Carmina sentence example

carmina
  • Htittinger, Studia in Boetii carmina collata (Regensburg, 1900): on his style, G.
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  • It was Ablabius, apparently, who had first used the Gothic sagas (prisca carmina); it was he who had constructed the stem of the Amals.
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  • Maximi carmina, ed.
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  • carmina, inscriptiones, numismata, ed.
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  • The Opuscula et Carmina Latina were published separately in 1837; with a collection of his smaller pieces, Kleine Schriften (1837-1838), including a complete list of his works (56 pages).
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  • Tuscanus's Carmina Illustrium Poetarum Italiorum.
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  • Tijdschr., 1878, p. 279 seq.), and Bickell (Carmina V.
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  • The other, John bar Aphtonya, was the founder of the famous monastery of Kenneshre, opposite ' See Feldmann, Syrische Wechsellieder von Narses (Leipzig, 1896); Mingana, Narsai, homiliae et carmina (2 vols., Mosul, 1905); and other editions of which a list is given by Duval, p. 344 seq.
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  • Other works: De Pentateuchi Samaritani origine, indole, et auctoritate (1815), supplemented in 1822 and 1824 by the treatise De Samaritanorum theologia, and by an edition of Carmina Samaritana; Palaographische Studien fiber phdnizische u.
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  • The extant writings of Paulinus consist of some fifty Epistolae, addressed to Sulpicius Severus, Delphinus, Augustine, Jerome and others; thirty-two Carmina in a great variety of metre, including a series of hexameter "natales," begun about 393 and continued annually in honour of the festival of St Felix, metrical epistles to Ausonius and Gestidius, and paraphrases of three psalms; and a Passio S.
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  • See Peerlkamp, Vitae Belgarum qui latina carmina scripserunt (Brussels, 1822), and J.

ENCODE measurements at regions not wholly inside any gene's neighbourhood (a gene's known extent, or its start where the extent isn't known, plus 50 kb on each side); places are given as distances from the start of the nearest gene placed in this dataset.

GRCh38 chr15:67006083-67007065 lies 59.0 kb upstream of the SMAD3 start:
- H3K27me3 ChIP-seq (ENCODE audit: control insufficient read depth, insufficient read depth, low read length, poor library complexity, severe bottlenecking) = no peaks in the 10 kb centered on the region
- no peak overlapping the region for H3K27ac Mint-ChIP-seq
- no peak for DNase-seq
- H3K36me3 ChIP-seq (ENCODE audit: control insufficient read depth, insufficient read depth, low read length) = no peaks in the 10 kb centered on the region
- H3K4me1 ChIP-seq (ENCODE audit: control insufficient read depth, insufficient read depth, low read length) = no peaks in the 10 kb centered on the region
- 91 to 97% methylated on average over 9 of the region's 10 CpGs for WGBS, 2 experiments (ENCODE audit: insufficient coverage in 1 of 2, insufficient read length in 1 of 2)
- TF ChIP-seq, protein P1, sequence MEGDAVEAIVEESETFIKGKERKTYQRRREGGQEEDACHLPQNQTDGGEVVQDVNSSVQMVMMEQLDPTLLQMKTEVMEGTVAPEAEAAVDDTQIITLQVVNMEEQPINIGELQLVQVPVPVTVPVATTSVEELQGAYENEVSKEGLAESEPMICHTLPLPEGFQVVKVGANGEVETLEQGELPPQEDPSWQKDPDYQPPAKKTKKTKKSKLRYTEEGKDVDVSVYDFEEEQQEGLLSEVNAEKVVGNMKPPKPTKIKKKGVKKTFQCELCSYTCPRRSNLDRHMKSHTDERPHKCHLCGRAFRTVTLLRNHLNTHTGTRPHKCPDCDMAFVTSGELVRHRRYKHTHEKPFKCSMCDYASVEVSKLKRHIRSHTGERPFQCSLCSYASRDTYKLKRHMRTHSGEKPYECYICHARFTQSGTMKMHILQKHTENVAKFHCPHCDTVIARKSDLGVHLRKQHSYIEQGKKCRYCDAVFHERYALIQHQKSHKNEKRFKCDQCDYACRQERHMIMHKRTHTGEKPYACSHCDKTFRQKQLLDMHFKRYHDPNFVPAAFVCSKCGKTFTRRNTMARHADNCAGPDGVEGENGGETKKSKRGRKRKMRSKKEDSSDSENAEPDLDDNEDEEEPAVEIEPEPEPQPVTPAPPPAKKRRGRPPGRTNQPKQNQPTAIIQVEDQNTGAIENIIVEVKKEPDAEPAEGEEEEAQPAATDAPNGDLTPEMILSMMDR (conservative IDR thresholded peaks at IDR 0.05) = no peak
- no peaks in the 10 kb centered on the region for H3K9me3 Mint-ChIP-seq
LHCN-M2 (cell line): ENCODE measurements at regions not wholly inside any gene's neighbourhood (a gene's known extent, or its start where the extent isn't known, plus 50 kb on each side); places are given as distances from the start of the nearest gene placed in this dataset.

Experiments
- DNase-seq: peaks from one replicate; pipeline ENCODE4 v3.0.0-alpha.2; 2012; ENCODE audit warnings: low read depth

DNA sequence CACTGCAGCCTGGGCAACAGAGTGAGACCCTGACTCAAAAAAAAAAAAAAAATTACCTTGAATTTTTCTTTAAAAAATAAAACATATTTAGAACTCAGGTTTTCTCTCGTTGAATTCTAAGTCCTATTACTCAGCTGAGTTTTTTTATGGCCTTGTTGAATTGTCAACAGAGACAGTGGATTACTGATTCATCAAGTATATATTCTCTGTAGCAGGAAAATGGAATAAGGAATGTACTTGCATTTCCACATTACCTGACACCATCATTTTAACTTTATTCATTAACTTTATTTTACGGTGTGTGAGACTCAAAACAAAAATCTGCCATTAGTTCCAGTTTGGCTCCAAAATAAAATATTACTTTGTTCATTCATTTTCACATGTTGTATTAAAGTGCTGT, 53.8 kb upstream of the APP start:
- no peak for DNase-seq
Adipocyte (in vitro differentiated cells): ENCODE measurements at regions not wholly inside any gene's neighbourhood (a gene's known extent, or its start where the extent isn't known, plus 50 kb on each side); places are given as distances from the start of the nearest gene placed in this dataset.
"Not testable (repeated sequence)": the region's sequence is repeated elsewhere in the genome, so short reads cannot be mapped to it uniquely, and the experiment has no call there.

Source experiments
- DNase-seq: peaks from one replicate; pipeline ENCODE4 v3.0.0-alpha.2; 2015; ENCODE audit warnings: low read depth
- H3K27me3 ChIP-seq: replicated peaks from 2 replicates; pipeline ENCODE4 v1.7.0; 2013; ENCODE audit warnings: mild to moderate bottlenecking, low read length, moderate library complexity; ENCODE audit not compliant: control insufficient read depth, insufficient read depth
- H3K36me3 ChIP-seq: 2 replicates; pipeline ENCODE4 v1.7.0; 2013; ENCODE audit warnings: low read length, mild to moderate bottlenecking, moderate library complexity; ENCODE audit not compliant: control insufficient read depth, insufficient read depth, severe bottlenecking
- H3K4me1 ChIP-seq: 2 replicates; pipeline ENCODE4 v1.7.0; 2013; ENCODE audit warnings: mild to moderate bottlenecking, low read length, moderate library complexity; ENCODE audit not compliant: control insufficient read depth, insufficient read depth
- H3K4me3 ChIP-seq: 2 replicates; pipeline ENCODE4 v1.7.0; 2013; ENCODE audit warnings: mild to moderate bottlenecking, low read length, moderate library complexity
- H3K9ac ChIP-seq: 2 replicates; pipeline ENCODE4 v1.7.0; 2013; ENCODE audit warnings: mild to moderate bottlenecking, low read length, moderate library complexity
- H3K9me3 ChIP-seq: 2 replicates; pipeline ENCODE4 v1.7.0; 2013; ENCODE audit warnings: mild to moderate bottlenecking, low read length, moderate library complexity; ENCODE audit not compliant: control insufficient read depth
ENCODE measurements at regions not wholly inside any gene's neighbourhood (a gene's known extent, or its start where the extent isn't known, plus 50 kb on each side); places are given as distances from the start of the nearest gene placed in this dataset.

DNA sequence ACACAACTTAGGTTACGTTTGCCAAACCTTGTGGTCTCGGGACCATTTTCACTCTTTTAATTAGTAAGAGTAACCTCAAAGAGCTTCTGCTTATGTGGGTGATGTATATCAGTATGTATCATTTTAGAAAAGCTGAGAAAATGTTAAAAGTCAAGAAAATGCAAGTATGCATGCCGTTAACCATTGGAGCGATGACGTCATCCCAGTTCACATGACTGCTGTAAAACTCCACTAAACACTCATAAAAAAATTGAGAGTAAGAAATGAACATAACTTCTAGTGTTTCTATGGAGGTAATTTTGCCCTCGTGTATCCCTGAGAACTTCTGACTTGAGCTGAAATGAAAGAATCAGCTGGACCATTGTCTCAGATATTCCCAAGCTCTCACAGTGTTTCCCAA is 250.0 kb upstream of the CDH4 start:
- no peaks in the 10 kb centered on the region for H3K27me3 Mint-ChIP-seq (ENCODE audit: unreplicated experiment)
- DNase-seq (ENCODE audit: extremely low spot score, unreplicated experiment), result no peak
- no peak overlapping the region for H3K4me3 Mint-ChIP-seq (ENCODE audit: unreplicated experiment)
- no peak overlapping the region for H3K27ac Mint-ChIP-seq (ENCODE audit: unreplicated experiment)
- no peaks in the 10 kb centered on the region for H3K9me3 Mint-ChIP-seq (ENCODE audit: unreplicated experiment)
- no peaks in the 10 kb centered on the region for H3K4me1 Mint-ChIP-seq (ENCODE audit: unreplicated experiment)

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  • by Cooke, Carmina Anglo-Normannica, 1852, Caxton Society]; Poeme sur l'amour de Dieu et sur la haine du peace, 13th century, second part (Rom.
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  • But perhaps the most convincing testimony to the presence of this ineradicable naturalism is afforded by the Latin songs of wandering students, known as Carmina Burana, written by the self-styled Goliardi.
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  • Among his works are: Life of Edward Robinson (1863); Socialism (1879); Carmina Sanctorum (with Z.
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  • The statements of his biographer to this effect accord with the impression we derive from his own poems (Carmina Nisibena, 1-2 1).
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  • is of the simplest, consisting only in the arrangement of the discourse in lines of uniform length - usually heptasyllabic (Ephraim's favourite metre) or pentasyllabic. A more complicated arrangement is found in other poems, such as the Carmina Nisibena: these are made up of strophes, each consisting of lines of different lengths according to a settled scheme, with a recurring refrain.
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  • To the modern historian Ephraim's main contribution is in the material supplied by the 72 hymns 3 known as Carmina Nisibena and published by G.
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  • For modern students the most important are: (I) the great folio edition in 6 volumes (3 of works in Greek and 3 in Syriac), in which the text is throughout accompanied by a Latin version (Rome, 1732-1746); on the unsatisfactory character of this edition (which includes many works that are not Ephraim's) and especially of the Latin version, see Burkitt, Ephraim's Quotations, pp. 4 sqq.; (2) Carmina Nisibena, edited with a Latin translation by G.
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  • Bickell, Carmina V.
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